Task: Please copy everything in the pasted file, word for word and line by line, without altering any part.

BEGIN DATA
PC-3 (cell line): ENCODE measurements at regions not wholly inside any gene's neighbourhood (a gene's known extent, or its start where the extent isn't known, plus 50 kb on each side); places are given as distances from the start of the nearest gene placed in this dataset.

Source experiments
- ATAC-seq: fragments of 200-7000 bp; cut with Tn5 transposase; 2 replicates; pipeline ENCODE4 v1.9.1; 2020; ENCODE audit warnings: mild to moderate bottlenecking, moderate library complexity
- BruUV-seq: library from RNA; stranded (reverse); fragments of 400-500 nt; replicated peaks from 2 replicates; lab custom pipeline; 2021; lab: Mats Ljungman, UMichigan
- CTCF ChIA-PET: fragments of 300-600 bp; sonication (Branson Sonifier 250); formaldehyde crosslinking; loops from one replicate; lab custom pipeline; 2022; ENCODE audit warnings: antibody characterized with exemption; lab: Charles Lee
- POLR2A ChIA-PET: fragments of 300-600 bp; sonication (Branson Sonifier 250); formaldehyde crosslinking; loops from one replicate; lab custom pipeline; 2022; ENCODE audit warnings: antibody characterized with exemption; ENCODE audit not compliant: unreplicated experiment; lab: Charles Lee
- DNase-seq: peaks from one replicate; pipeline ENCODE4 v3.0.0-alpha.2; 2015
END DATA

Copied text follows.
PC-3 (cell line): ENCODE measurements at regions not wholly inside any gene's neighbourhood (a gene's known extent, or its start where the extent isn't known, plus 50 kb on each side); places are given as distances from the start of the nearest gene placed in this dataset.

Source experiments
- ATAC-seq: fragments of 200-7000 bp; cut with Tn5 transposase; 2 replicates; pipeline ENCODE4 v1.9.1; 2020; ENCODE audit warnings: mild to moderate bottlenecking, moderate library complexity
- BruUV-seq: library from RNA; stranded (reverse); fragments of 400-500 nt; replicated peaks from 2 replicates; lab custom pipeline; 2021; lab: Mats Ljungman, UMichigan
- CTCF ChIA-PET: fragments of 300-600 bp; sonication (Branson Sonifier 250); formaldehyde crosslinking; loops from one replicate; lab custom pipeline; 2022; ENCODE audit warnings: antibody characterized with exemption; lab: Charles Lee
- POLR2A ChIA-PET: fragments of 300-600 bp; sonication (Branson Sonifier 250); formaldehyde crosslinking; loops from one replicate; lab custom pipeline; 2022; ENCODE audit warnings: antibody characterized with exemption; ENCODE audit not compliant: unreplicated experiment; lab: Charles Lee
- DNase-seq: peaks from one replicate; pipeline ENCODE4 v3.0.0-alpha.2; 2015